Guaranteed: right this very minute, there are hundreds, if not thousands of people searching the web for just what you do, make or sell!
Assuming one or more of them actually get to your website, which is another whole conversation, what will they see? If your site is not responsive in design, it depends on what type of device they are using – a pc or laptop you hope! That was how your website was designed to be seen – on a desktop or laptop computer, possibly with an older, not too wide-screen monitor.
But, today’s computers come in many sizes, shapes and even forms. Most people use mobile devices like smart phones and tablets along with the more traditional. Odds are they will see your site as a tiny image on their phone. No problem, you say, they can enlarge it. That is true, but now you’ve crossed over into the land of annoyance, as they have to scroll from side to side to read your well-thought-out copy and view photographs and images. And there is no telling what will happen to your website’s menu, especially if you have one that performs an action upon just the rollover of a mouse – maybe a drop-down secondary page menu or a change of font color or image.
If your photos are large they may be optimized for desktop viewing, but is it true for other devices? Probably not if you have not yet moved to a responsive web design (RWD), so they my take a long time to load on a smart phone.
Or does your site make use of Flash for displaying a set of rotating images or worse, your menu? That will cost you, since Apple products are not Flash-compatible, so now your site is out in the no-man’s-land of the internet for many potential visitors and customers.
For years, we in the web design business have been quoting well known facts such as “a website visitor will decide within 5 seconds if they want to stay on your website or go on to the next one on the search results page”. I would suggest that the time frame has dropped to perhaps 2-3 seconds with some of the people I see surfing the web on their smart phones.
As you contemplate the inevitable move of your company’s website into the Kingdom of the Responsive (building on that “land of annoyance” theme I started with above), you’ll want to keep some things in mind that will make life easier:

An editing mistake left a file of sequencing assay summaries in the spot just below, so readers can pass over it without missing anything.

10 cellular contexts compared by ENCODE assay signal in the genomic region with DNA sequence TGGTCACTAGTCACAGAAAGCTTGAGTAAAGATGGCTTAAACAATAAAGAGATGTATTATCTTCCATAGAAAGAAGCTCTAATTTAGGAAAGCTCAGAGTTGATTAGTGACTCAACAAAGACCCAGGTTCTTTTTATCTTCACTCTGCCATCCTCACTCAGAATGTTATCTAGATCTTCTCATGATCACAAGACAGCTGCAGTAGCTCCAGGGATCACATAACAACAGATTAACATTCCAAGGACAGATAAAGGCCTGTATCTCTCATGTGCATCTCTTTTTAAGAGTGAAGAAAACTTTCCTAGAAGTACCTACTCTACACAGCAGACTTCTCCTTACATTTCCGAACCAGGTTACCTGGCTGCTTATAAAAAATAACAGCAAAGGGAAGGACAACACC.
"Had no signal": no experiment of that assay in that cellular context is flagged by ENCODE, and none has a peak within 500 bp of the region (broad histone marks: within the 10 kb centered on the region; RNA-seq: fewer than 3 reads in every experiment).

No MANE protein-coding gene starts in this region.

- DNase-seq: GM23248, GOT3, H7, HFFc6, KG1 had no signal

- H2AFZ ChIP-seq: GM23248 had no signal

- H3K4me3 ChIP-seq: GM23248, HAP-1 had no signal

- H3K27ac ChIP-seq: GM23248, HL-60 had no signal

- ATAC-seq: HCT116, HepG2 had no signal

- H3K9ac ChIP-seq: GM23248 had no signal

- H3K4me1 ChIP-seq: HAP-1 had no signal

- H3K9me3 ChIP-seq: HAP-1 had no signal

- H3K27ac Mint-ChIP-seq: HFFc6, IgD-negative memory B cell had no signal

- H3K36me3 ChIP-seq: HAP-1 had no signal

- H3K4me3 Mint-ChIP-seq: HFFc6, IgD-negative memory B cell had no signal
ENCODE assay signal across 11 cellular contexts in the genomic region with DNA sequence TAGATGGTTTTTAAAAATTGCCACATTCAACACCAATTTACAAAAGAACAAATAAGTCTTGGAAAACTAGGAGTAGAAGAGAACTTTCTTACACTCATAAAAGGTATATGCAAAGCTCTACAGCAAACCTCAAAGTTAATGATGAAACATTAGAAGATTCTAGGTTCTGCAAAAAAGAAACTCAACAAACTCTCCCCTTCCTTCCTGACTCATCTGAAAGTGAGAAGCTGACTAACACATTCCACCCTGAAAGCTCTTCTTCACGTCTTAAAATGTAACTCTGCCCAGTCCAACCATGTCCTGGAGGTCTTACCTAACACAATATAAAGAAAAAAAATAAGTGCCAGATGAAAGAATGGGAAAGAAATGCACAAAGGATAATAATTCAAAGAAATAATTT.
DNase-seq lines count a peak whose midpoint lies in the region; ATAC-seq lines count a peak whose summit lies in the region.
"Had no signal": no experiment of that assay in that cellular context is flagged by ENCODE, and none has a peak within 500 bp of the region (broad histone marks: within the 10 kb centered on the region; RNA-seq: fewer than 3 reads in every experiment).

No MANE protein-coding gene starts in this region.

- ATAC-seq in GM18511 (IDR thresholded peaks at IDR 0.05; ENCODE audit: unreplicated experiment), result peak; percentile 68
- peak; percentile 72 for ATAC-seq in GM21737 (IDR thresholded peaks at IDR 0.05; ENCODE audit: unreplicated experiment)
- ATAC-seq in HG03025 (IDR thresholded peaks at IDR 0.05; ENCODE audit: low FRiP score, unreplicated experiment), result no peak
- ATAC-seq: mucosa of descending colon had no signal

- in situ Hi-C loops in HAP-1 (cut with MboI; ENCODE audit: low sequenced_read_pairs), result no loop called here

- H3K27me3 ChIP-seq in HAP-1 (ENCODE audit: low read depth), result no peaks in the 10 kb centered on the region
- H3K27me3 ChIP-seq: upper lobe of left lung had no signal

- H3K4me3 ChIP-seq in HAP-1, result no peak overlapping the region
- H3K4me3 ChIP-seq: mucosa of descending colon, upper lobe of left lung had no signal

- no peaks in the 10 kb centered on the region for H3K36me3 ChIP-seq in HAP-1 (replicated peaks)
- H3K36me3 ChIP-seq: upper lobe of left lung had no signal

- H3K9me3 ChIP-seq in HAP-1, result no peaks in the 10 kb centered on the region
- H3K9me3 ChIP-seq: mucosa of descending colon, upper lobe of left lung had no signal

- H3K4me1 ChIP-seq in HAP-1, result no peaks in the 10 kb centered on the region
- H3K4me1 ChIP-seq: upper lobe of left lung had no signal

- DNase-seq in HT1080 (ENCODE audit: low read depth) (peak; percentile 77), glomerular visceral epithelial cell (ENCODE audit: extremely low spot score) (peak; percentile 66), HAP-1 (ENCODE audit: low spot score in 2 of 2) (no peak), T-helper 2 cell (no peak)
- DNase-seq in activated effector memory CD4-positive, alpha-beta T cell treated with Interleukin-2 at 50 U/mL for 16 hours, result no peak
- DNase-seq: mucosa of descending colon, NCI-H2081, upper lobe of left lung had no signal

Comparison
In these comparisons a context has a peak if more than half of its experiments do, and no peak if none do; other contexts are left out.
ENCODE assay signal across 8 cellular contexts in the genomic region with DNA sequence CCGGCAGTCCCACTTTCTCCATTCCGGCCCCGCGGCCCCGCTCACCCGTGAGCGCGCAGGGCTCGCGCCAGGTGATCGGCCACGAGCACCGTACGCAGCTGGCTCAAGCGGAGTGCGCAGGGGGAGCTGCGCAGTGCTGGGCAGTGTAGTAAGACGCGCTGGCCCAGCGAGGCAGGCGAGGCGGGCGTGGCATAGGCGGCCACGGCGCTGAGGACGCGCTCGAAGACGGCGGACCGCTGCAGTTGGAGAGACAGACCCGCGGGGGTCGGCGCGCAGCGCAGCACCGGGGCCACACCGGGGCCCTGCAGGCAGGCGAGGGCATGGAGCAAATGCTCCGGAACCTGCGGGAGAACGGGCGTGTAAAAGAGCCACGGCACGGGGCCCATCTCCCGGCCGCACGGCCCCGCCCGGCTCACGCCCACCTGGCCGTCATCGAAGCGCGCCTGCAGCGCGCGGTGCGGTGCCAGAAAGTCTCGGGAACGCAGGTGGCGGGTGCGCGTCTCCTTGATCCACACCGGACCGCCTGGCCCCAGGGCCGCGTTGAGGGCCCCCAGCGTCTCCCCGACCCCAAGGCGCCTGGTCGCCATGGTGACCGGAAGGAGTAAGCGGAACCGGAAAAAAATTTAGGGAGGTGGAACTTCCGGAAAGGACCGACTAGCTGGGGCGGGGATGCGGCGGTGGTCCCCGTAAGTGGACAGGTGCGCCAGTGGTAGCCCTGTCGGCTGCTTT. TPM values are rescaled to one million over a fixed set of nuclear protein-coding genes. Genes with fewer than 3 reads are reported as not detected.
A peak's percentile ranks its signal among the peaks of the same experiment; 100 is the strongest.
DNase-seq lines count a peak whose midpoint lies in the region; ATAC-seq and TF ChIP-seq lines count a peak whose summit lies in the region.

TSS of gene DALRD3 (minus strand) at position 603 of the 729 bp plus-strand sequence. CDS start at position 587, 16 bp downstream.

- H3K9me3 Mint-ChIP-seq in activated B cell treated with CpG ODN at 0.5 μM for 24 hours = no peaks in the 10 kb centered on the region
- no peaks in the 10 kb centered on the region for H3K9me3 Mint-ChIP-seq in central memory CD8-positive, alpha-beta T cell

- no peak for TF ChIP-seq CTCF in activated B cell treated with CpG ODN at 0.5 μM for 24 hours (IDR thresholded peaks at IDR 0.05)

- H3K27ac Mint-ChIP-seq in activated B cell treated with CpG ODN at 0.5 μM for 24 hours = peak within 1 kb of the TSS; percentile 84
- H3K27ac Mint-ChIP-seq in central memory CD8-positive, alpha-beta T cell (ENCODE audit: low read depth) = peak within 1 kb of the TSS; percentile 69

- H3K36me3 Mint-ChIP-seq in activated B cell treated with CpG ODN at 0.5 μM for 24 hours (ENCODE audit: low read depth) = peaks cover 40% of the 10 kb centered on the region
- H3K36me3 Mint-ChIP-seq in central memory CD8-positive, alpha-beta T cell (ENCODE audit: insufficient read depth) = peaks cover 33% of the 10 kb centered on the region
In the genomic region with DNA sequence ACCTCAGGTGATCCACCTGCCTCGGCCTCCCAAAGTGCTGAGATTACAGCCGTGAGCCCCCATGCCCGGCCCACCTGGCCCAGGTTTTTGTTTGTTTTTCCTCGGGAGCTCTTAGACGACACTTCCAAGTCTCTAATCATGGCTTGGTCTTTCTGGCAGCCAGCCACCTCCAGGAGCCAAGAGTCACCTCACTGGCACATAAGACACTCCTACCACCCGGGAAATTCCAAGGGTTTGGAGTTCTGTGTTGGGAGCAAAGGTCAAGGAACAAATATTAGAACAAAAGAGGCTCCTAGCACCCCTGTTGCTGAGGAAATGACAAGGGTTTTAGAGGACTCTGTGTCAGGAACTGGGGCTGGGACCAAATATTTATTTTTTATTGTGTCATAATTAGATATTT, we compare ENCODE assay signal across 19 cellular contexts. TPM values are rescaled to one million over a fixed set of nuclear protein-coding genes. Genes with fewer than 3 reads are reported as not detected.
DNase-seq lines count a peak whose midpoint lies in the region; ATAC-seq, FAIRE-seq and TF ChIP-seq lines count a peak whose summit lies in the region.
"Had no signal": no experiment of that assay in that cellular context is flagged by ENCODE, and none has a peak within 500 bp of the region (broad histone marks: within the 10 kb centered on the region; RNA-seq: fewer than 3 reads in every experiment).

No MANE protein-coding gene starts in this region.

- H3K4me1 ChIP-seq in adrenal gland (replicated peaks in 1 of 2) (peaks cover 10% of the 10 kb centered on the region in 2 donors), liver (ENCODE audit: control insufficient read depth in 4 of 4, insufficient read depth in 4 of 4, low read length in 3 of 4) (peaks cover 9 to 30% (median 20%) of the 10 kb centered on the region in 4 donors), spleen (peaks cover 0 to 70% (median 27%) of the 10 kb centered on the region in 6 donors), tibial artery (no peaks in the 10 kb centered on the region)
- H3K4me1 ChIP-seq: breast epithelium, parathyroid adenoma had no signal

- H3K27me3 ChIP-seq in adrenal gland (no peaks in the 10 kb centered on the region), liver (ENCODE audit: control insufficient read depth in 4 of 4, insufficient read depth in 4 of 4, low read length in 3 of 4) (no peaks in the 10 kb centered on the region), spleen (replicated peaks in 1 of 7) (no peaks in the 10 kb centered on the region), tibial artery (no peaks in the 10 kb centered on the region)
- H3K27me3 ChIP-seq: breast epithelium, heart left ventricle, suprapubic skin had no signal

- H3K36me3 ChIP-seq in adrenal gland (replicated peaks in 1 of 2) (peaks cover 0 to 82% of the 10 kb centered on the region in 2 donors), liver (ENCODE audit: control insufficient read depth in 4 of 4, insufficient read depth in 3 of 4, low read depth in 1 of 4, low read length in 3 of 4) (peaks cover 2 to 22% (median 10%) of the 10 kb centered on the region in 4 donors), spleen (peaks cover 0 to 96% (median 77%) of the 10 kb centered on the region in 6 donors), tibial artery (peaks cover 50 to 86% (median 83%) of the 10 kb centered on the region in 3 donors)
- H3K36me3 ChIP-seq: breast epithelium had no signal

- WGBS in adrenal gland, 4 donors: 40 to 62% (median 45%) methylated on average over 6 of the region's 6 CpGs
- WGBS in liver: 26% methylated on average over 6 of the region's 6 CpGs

- Try to limit your main, first level menu to 5-6 items.
- Break down the homepage by element (topic, image, call-to-action, etc.) and determine what stays and what goes, either moved to another page or removed entirely.
- When choosing photos keep in mind the space they will fill. If the new design calls for a photo stretching across the entire site, you’ll need to choose photos that can be cropped at least twice as wide as they are tall. Photos resize themselves in responsive web design, so always start with hi-resolution photos for best results.
- Mobile websites used to be mainly text, but now images are used quite a bit. Decide which images you really need to have and eliminate the rest from your mobile phone display.
- Once you’ve decided which elements should stay and added any new ones you might want, envision them all stacked, one on top of the other. That is how they will appear on your smart phone, scaled for screen-width and easily scrollable in the vertical, as we are used to.
- Besides your main copy, write a short “About Us” to describe your business in 2 or 3 short sentences – more than a tagline, but not quite a 30 second elevator speech. This is a nice thing to have in the site footer, on every page.
There is more to it, but this is a good place to start. Your next step is to discuss your options with your web developer and start planning your new website!